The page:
Swordfish with Nora Pepper Romesco Sauce
First, we’d like to clear up one thing about Romesco Sauce. Despite the name, this sauce? Is not a product of Rome. The Spanish city of Tarragona, located on the northeastern coastline about an hour south of Barcelona, is credited as Romesco Sauce’s home town. Even more specifically, this recipe was developed by local fishermen in El Serrallo, a dockside area of Tarragona, in the style of Roman-esque sauces. Hence the name. They used available ingredients, like the sweet Nora Chiles that are local to northern Spain, as well as roasted tomatoes and Spain’s own buttery-rich Marcona almonds, to create a pounded paste called a picada. This picada was then used to season soups and fish stews, or thinned out a little to make a sauce. Romesco was celebrated as a regional specialty early in the 20th century, and rudimentary outlines of Romesco recipes have been found in cookbooks from the 19th century.
Romesco Sauce is not difficult to make; remember, it was originally made alongside some boats at a Spanish dock. It is a classic example of simple and well-chosen ingredients, done right, provided you give everything the right amount of time to cook. Rehydrated Nora Chiles are the traditional choice of pepper for this dish, with their mild heat, earthy flavor and broad popularity in Spanish cuisine. You could also choose Dried Choricero Peppers for this recipe, since they exude Spanish culinary sensibilities with their sunny flavor and negligible spiciness. In order to make this dish properly we recommend against trying to use roasted red bell peppers. Though they are delicious in their own right, this sauce excels thanks to the concentrated flavors that are found in dried peppers.
Cashews were the nut of choice for this dish simply because of personal preference; you can use Marcona almonds for authenticity, regular almonds, or hazelnuts. We used a chewy, crusty piece of white bread to give the sauce extra body. Yes, you can use sourdough, but avoid breads like rye or pumpernickel, which can throw off the flavor of the sauce. The bread can be slightly stale, but if it’s too old and dry it will absorb the moisture in the sauce and require more liquid to create a lump-free paste. You want bread that’s still got a little bit of squish in it. To get that sour bite, use sherry vinegar, made in Cadiz, Spain. It delivers a beautiful complexity that’s carried forward from the barrels in which sherry is aged—deep and woody, with playful acidity. If you cannot find sherry vinegar, the fruity tartness of red wine vinegar is a good substitute. And if you want a little bit of heat, you can add smoked hot paprika [link] instead of smoked sweet paprika when you combine everything, but this sauce is not about spicy heat at all.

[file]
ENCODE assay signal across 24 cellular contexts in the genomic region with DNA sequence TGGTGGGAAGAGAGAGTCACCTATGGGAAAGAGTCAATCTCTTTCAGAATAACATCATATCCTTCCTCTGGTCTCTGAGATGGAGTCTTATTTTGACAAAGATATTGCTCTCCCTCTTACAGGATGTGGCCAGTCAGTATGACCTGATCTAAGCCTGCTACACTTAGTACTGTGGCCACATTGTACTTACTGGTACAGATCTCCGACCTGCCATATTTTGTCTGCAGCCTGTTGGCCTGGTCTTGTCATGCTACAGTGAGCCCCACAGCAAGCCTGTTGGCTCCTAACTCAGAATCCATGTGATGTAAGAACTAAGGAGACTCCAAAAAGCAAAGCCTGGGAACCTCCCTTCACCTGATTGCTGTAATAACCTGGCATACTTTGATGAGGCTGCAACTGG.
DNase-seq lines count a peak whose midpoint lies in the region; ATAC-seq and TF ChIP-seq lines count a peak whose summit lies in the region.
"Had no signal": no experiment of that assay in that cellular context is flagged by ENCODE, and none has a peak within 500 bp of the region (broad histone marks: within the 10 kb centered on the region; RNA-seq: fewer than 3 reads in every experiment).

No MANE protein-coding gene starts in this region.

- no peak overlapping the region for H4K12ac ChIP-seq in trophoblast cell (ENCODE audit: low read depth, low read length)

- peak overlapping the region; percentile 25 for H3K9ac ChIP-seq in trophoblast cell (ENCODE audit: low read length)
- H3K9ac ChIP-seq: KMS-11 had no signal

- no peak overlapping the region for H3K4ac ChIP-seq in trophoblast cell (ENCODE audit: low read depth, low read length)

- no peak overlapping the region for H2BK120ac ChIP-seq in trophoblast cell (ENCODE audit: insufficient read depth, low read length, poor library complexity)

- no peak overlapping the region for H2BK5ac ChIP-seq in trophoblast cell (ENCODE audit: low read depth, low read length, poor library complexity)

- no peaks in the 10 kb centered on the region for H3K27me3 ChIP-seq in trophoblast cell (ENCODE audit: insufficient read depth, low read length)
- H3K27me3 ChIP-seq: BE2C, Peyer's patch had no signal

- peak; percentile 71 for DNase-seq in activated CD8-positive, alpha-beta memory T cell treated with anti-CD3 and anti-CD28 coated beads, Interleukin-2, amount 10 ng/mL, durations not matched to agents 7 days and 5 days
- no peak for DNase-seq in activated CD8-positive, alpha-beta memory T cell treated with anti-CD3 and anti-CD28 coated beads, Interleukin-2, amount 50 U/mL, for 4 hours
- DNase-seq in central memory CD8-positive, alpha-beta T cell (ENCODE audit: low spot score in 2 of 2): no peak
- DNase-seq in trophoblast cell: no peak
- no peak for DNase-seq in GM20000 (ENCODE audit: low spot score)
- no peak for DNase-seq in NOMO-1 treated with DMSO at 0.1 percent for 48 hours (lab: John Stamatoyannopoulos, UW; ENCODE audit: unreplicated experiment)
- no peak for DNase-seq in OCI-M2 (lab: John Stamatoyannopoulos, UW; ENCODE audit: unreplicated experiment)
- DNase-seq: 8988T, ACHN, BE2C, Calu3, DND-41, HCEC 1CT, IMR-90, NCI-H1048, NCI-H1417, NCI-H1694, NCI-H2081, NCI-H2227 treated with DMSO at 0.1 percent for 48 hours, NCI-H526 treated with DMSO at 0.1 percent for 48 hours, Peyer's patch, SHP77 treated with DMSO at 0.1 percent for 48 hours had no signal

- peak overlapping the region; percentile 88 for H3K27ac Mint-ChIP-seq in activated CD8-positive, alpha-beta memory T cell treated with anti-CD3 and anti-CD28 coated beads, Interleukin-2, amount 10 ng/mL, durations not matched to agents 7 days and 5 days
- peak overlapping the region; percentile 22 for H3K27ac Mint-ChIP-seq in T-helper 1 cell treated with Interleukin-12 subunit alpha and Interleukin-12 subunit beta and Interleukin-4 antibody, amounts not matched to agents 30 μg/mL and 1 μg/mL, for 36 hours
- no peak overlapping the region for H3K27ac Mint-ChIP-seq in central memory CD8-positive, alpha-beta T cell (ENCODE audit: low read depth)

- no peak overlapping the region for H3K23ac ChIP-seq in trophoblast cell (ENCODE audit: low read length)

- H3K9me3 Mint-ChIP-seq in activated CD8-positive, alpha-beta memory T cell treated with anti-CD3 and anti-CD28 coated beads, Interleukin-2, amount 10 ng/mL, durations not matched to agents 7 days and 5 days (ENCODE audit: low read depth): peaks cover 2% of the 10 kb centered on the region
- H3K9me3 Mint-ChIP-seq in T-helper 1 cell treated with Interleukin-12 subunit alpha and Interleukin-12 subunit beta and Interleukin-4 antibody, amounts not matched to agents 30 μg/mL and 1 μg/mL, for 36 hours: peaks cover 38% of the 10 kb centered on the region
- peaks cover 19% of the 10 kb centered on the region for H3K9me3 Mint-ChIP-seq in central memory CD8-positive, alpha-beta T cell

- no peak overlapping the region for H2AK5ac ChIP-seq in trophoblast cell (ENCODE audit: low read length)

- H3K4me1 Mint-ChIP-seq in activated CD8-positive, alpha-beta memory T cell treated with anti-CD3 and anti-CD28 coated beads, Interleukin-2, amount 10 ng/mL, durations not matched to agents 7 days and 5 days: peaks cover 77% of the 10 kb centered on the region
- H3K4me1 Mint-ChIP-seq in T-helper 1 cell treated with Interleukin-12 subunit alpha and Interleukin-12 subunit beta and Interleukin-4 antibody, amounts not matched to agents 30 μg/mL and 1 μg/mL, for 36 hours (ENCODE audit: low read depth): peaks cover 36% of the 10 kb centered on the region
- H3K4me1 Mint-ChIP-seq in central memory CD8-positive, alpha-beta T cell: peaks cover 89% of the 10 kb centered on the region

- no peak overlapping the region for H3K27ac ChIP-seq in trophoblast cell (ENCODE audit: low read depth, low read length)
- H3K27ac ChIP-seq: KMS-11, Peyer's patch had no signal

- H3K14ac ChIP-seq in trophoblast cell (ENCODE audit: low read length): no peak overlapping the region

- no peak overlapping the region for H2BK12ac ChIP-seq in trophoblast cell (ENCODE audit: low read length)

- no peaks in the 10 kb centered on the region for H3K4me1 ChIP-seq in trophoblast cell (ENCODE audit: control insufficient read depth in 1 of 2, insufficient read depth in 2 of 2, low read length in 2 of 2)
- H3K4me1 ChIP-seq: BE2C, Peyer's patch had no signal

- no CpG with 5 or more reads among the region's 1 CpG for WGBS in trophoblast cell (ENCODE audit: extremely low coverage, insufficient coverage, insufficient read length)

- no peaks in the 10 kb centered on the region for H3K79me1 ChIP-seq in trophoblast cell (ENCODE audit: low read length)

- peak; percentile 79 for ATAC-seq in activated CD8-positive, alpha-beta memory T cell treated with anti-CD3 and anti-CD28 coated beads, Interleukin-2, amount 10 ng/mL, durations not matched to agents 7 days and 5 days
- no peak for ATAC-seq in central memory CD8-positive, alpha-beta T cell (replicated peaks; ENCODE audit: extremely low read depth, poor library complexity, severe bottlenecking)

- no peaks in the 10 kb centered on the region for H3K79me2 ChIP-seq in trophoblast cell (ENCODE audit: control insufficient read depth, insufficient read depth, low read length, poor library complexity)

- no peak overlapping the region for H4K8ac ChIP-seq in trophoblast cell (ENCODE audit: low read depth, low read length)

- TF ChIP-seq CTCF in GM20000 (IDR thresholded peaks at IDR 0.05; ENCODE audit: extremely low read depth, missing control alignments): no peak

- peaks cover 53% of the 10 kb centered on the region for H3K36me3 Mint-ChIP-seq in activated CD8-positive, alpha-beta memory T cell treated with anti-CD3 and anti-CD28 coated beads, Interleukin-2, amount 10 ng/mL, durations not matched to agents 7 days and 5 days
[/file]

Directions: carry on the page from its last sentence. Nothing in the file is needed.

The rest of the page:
We decided to pair our Romesco Sauce with swordfish and make them into small, tapas-like bites to honor the Spanish maritime history of this sauce. Marinated in lemon juice and Pennsylvania Pepper, this white, meaty fish has been brightened up with lemon and spiky with pepper and is a delicious contrast against Romesco’s smooth, sweet richness. Swordfish is a substantial fish, oily and hearty, so it can assert itself among the flavor of Romesco Sauce in a way that a mild, flaky fish like cod cannot. If swordfish isn’t available, look for something that’s got a bold flavor, like salmon. Browning the sides of the fish at high heat adds textural snap and an extra dash of umami flavor, and it only takes a few minutes; any longer than two minutes per side is too long, especially since the cubes of fish are fairly small. Serve these tapas nestled into a bed of Romesco Sauce, with an extra squeeze of lemon at the end. Enjoy them as is, or sit the swordfish on a toasty crostini with a big dollop of Romesco Sauce on top for a delicious bite of the Spanish countryside.
- 1 pound swordfish steak
- Juice from one lemon
- 6 Tablespoons olive oil, divided
- 2 teaspoons Fine Sea Salt, divided
- 1 teaspoon Pennsylvania Pepper
- 5 Dried Nora Chiles
- 8 ripe plum tomatoes
- 1 red bell pepper
- 1 small yellow onion, cut in half
- 1/4 cup cashews
- 1 ounce (roughly one thick slice) bread, with crusts removed
- 2 teaspoons La Vera Smoked Sweet Paprika
- 1 Tablespoon sherry vinegar
1. Cut swordfish into 2-inch cubes. Marinate them in lemon juice, 3 Tablespoons olive oil, 1 teaspoon Fine Sea Salt, and Pennsylvania Pepper. Refrigerate for at least 30 minutes and up to an hour.
2. Rehydrate Nora Peppers for 20 minutes in hot water, then drain, de-seed, and set aside.
3. Roast plum tomatoes, red bell pepper, and onion in a 400 degree oven for 20 to 25 minutes, or until slightly charred. Turn occasionally to ensure even charring. When the vegetables have cooled slightly, peel the skins off and de-seed the tomatoes.
4. Toast cashews in a medium-hot pan until slightly golden brown.
5. Tear bread into small, workable pieces and put in a food processor. Pulse a few times to make bread crumbs. Combine vegetables, cashews, Nora Peppers, La Vera Smoked Sweet Paprika, sherry vinegar, and remaining teaspoon Fine Sea Salt with bread crumbs in a food processor and puree. Slowly drizzle in the other 3 Tablespoons of olive oil and puree until smooth but thick.
6. Remove swordfish cubes from marinade and dry them slightly. Brown the swordfish over medium-high heat, letting each side cook for 1 to 2 minutes.
7. Spoon 2 Tablespoons Romesco Sauce onto a plate. Nestle in 3 swordfish cubes per serving; garnish with lemon wedges or fresh parsley.